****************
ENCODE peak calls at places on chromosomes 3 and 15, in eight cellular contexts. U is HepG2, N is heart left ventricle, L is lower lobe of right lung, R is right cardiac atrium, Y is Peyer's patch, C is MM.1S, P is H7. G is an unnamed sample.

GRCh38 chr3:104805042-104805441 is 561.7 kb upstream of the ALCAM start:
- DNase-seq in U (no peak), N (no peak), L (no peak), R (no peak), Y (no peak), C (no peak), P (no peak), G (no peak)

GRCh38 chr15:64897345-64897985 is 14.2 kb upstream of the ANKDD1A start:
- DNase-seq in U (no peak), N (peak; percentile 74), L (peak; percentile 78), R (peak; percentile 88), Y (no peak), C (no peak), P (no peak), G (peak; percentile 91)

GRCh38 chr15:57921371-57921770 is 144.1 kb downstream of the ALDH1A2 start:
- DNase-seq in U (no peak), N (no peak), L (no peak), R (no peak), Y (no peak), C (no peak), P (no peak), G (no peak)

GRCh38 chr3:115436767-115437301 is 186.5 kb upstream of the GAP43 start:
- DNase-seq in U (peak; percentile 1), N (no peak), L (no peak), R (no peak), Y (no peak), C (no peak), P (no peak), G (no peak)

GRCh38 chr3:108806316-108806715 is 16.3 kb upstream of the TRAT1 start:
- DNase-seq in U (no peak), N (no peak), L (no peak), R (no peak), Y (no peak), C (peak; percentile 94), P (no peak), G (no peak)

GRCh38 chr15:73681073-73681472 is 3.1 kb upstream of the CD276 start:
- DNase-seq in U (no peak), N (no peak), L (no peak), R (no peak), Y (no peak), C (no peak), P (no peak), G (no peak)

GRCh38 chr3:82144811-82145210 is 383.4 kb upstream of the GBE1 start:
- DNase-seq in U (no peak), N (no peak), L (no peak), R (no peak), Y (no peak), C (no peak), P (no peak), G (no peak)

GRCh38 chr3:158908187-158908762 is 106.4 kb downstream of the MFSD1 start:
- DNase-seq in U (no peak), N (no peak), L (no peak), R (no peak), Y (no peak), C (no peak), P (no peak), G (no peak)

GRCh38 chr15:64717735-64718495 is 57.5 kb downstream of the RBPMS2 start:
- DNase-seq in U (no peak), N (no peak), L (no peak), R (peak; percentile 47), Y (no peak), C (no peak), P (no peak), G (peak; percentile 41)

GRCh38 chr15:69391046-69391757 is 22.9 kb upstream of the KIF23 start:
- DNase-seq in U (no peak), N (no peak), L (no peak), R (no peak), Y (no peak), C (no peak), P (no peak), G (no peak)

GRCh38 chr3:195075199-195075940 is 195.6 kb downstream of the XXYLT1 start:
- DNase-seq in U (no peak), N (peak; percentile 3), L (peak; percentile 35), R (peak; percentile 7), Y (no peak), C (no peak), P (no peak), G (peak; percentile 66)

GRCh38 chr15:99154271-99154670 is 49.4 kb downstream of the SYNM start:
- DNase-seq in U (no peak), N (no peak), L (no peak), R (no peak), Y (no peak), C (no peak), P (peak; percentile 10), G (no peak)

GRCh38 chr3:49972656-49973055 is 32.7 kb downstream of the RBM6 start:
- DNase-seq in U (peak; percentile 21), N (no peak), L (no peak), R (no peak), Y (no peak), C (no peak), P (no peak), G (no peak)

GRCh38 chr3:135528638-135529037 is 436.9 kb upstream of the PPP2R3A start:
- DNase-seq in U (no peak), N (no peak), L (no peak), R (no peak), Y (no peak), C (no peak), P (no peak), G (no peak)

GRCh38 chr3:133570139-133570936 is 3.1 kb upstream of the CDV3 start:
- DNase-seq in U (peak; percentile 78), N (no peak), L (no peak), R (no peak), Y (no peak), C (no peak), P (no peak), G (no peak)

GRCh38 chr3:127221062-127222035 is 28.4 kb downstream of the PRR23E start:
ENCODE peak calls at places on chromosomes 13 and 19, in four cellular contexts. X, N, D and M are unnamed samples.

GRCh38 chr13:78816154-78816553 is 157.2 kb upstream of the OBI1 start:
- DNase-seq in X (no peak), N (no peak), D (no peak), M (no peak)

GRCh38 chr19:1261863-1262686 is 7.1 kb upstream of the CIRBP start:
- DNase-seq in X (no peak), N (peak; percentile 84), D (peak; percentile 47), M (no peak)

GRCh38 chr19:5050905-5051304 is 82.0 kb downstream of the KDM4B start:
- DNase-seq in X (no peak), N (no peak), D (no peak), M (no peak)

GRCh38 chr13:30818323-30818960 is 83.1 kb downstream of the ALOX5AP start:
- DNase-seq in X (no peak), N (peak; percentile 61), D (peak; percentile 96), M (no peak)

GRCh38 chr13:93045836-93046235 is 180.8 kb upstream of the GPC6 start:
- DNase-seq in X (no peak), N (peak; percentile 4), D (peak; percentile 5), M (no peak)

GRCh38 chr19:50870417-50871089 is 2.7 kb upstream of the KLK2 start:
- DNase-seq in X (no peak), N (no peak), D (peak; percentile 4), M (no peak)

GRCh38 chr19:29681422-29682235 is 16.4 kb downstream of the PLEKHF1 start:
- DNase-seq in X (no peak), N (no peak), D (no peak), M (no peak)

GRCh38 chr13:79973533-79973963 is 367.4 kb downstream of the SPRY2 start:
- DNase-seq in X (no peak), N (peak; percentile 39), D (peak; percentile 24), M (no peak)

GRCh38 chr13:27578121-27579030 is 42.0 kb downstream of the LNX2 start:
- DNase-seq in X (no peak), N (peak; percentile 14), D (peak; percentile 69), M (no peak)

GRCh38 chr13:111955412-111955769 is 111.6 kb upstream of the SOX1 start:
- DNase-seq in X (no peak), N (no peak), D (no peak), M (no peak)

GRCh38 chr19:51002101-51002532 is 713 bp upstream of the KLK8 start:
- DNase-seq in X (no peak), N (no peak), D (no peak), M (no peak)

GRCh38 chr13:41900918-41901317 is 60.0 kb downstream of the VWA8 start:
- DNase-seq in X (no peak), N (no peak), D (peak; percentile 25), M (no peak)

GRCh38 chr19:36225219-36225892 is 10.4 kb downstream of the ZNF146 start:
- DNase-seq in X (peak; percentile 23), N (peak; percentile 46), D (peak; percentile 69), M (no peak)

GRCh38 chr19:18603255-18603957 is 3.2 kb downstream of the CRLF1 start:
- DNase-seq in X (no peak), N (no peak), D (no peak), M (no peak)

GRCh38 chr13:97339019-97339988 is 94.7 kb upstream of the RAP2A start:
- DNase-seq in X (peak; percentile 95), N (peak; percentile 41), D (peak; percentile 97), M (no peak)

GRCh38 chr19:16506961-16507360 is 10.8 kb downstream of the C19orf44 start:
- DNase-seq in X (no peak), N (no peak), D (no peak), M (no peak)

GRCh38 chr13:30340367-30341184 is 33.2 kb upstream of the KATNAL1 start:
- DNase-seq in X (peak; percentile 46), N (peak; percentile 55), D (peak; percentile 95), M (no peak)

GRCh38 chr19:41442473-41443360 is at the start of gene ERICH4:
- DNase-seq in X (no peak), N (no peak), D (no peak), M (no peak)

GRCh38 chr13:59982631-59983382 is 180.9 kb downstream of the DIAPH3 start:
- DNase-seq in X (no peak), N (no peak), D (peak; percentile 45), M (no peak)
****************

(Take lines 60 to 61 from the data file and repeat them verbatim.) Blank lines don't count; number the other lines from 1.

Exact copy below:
GRCh38 chr19:18603255-18603957 is 3.2 kb downstream of the CRLF1 start:
- DNase-seq in X (no peak), N (no peak), D (no peak), M (no peak)